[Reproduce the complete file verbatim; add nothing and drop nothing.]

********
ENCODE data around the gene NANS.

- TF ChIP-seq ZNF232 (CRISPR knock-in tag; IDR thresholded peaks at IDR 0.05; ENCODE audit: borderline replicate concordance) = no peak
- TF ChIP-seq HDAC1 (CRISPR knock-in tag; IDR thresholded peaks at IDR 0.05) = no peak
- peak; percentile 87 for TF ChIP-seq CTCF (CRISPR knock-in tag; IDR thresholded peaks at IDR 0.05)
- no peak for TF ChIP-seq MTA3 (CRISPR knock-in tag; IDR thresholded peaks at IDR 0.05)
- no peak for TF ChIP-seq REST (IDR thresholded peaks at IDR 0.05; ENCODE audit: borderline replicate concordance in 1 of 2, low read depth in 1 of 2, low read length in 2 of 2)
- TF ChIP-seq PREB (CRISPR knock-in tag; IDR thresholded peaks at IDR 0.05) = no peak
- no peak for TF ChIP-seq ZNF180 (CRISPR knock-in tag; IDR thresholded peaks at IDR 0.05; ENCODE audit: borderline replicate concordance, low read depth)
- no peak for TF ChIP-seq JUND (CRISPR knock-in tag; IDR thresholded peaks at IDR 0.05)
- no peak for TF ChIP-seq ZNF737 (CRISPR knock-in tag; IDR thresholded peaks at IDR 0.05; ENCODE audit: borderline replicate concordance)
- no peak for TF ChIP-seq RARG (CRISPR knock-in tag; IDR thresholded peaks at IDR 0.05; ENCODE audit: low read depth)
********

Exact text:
ENCODE data around the gene NANS.

- TF ChIP-seq ZNF232 (CRISPR knock-in tag; IDR thresholded peaks at IDR 0.05; ENCODE audit: borderline replicate concordance) = no peak
- TF ChIP-seq HDAC1 (CRISPR knock-in tag; IDR thresholded peaks at IDR 0.05) = no peak
- peak; percentile 87 for TF ChIP-seq CTCF (CRISPR knock-in tag; IDR thresholded peaks at IDR 0.05)
- no peak for TF ChIP-seq MTA3 (CRISPR knock-in tag; IDR thresholded peaks at IDR 0.05)
- no peak for TF ChIP-seq REST (IDR thresholded peaks at IDR 0.05; ENCODE audit: borderline replicate concordance in 1 of 2, low read depth in 1 of 2, low read length in 2 of 2)
- TF ChIP-seq PREB (CRISPR knock-in tag; IDR thresholded peaks at IDR 0.05) = no peak
- no peak for TF ChIP-seq ZNF180 (CRISPR knock-in tag; IDR thresholded peaks at IDR 0.05; ENCODE audit: borderline replicate concordance, low read depth)
- no peak for TF ChIP-seq JUND (CRISPR knock-in tag; IDR thresholded peaks at IDR 0.05)
- no peak for TF ChIP-seq ZNF737 (CRISPR knock-in tag; IDR thresholded peaks at IDR 0.05; ENCODE audit: borderline replicate concordance)
- no peak for TF ChIP-seq RARG (CRISPR knock-in tag; IDR thresholded peaks at IDR 0.05; ENCODE audit: low read depth)